Court Opinions in Cases of our Lawyers

Centra Health Inc. t/a Lynchburg General Hospital v. Mullins

Joshua Silverman and Carolyn Lavecchia filed an amicus curiae brief in the Virginia Supreme Court in this landmark medical malpractice case. The Virginia Supreme Court held that a plaintiff in a medical malpractice case can pursue damages for both personal injuries that did not cause the patient’s death (survivorship) and sue for wrongful death damages.

Mayfield-Brown v. Sayegh (Virginia Supreme Court)

Tom Williamson prevailed in this important medical malpractice case involving Eastern Virginia Medical School physicians. The defendant is an obstetrician-gynecologist who claimed that she could not be sued for medical malpractice under the doctrine of charitable immunity. The Virginia Supreme Court rejected her claims of charitable immunity.

Riverside Hospital v. Johnson (2006)

Joshua Silverman co-authored an amicus curiae (“friend of the court”) brief in this Virginia Supreme Court case holding that a hospital’s incident report is not privileged. The case involved a patient who fell at Riverside Hospital and sustained a hip fracture. The jury returned a verdict of $1,000,000 for the plaintiff.

Virginia Birth-Related Neurological Injury Compensation Program v. Williamson

We prevailed on an appeal against the Commonwealth of Virginia on behalf of child catastrophically injured at birth. The Commonwealth had refused to supply her with a generator to maintain her life sustaining ventilator during power outages.

Chandler v. Graffeo (Virginia Supreme Court 2004)

Josh Silverman filed a successful amicus curiae brief (“friend of the court”) on behalf of the plaintiff in this important medical malpractice case.

Bates v. Commonwealth of Virginia

In a wrongful death action against the Commonwealth of Virginia under the Virginia Tort Claims Act, a notice of claim naming a university medical center was sufficient to comply with the requirements of Code Ã?§ 8.01-195.6 for identification of the “place” where the injury was alleged to have occurred. The trial court erred in sustaining a plea of sovereign immunity and dismissing the claim with prejudice. The judgment is reversed and the case is remanded for further proceedings.

Brooks v. Loehman's Inc. (Virginia Supreme Court 2001)

Tom Williamson successfully argued to the Virginia Supreme Court that a business owner is liable for a customer’s injury although the owner had no notice of a dangerous condition if the owner’s employee indirectly caused the condition.

Johnson v. Raviotta (Virginia Supreme Court 2002)

In this successful appeal to the Virginia Supreme Court, Tom Williamson and Carolyn Lavecchia argued that medical malpractice defendants cannot use habit evidence to destroy the protection afforded by the Deadman’s Statute to the estate of deceased patients.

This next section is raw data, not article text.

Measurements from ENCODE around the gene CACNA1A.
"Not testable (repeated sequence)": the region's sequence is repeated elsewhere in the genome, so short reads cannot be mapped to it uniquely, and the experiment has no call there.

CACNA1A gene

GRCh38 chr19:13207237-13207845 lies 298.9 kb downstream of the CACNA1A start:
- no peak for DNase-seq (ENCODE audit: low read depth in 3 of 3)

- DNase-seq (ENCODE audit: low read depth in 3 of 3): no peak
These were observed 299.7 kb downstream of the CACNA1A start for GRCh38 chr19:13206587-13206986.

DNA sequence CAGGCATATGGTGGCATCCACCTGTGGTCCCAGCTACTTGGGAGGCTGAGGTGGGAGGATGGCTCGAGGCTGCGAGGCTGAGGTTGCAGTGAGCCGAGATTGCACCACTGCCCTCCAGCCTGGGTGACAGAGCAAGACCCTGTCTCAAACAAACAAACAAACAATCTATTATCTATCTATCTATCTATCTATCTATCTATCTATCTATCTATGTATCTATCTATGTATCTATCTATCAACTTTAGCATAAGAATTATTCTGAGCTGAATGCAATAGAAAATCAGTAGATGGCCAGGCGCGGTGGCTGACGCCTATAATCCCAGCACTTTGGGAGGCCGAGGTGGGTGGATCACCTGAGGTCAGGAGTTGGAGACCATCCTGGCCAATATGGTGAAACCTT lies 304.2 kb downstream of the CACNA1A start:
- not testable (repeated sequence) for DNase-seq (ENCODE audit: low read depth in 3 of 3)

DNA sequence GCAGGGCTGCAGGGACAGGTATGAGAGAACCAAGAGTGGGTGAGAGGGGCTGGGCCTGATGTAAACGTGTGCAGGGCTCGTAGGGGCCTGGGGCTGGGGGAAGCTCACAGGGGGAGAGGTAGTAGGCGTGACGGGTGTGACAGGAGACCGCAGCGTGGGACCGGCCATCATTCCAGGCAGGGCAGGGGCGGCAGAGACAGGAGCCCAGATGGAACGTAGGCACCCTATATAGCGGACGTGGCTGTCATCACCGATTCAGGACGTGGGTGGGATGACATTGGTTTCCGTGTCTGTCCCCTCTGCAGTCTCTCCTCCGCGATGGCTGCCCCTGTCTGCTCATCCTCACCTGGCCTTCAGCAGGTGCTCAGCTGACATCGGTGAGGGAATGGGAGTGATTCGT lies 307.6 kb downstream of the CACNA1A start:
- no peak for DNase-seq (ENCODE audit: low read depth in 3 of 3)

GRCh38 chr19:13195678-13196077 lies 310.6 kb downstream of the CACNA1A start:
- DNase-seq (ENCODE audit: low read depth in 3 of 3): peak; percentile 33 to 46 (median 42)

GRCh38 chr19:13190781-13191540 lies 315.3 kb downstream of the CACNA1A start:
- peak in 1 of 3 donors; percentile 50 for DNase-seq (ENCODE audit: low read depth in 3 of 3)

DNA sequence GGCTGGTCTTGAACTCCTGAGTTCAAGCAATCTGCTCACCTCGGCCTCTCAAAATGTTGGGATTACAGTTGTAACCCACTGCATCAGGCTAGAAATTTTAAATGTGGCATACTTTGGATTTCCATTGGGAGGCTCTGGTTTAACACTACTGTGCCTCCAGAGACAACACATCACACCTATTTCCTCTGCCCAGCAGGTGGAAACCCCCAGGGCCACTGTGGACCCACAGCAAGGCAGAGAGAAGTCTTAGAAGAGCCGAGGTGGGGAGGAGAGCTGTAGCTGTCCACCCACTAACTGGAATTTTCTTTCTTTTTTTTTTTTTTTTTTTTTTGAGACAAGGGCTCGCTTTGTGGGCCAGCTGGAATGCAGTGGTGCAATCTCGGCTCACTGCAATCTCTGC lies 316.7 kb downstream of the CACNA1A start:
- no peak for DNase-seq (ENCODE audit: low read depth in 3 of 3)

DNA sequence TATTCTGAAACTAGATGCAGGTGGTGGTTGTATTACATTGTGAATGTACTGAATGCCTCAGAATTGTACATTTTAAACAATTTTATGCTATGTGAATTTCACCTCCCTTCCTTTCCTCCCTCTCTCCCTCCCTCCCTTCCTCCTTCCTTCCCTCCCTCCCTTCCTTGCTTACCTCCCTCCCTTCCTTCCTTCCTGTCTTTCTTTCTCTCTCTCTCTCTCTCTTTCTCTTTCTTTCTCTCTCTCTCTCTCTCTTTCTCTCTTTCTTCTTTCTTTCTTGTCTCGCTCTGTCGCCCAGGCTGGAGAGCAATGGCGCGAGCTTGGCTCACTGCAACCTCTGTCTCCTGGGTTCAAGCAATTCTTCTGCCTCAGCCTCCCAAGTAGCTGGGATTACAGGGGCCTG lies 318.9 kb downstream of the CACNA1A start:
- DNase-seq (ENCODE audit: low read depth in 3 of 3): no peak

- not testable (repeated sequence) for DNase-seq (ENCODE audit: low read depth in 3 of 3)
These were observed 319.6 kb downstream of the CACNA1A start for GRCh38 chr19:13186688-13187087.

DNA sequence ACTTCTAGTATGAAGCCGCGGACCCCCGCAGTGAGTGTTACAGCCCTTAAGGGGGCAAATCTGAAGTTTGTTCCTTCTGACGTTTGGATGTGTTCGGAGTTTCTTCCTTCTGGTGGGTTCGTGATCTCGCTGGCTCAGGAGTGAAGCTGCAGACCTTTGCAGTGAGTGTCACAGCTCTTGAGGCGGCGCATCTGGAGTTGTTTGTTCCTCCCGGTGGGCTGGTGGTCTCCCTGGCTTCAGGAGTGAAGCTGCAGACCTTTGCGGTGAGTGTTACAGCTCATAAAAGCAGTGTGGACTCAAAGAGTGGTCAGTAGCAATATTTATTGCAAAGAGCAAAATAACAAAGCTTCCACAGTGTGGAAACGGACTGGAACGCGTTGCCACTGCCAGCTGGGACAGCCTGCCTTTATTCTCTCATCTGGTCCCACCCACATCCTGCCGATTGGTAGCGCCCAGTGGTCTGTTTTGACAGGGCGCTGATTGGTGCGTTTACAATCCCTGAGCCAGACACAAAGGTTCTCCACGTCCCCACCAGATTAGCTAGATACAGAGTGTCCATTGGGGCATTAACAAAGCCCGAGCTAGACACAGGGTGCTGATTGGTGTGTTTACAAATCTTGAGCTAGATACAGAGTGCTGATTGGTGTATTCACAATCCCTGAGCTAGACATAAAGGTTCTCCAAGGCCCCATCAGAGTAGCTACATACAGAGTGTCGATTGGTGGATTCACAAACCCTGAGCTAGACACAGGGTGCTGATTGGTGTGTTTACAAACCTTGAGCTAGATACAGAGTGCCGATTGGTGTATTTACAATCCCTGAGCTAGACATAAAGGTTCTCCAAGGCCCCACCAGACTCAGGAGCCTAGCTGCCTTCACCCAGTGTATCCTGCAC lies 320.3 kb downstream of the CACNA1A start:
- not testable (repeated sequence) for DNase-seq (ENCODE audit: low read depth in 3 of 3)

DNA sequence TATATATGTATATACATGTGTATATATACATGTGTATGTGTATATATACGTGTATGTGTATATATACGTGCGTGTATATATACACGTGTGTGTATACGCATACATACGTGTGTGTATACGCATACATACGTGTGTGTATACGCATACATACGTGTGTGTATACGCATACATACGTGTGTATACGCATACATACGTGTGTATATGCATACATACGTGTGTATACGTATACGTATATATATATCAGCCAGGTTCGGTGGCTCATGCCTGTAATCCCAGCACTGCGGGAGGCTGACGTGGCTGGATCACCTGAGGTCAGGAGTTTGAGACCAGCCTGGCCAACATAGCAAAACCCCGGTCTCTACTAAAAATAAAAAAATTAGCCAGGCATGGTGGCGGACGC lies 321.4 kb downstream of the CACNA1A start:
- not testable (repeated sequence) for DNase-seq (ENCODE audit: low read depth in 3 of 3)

Didato v. Strehler, Virginia Supreme Court (2001)

Tom Williamson successfully argued that a pediatrician may owe parents the duty to inform the parents about a child’s genetic information to assist the parents in making informed decisions about future child bearing.

Vaughan, Adm'r v. Southside Cardiology Associates, P.C., Virginia Supreme Court

Carolyn Lavecchia successfully argued to the Virginia Supreme Court that in a medical malpractice action the defendant can not introduce into evidence his past habit of complying with the standard of care to prove that he was not negligent in a pending medical malpractice case.

Ayers v. Mosby, Virginia Supreme Court (1998)

A decision detailing what is necessary to prove a document was signed because of fraud or undue influence.

Lee v. Bourgeois, Virginia Supreme Court (1996)

Physicians practicing at state operated medical schools are not immune from liability for the medical malpractice of residents assisting in the care of the physicians’ patients.

Crone v. Richmond Newspapers, Inc. Virginia Supreme Court

Tom Williamson successfully argued before the Virginia Supreme Court that newspaper distributors were franchisees of the newspaper publisher entitled to protection under the Retail Franchise Act.

McMunn v. Tatum, Virginia Supreme Court

This frequently cited dental malpractice case determined what an expert witness can tell a jury about the data the expert has relied upon in forming his opinions.

Gray v. Graham, Virginia Supreme Court

Tom Williamson won his brain injured client’s case by persuading the court to admit into evidence statements made by a man who died before trial who was the only witness that could identify the defendant.

VEPCO v. Winesett, Virginia Supreme Court

The Virginia Supreme Court affirms a verdict in favor of the estate of a man electrocuted because of the negligent failure of the utility to trim trees growing into its power lines.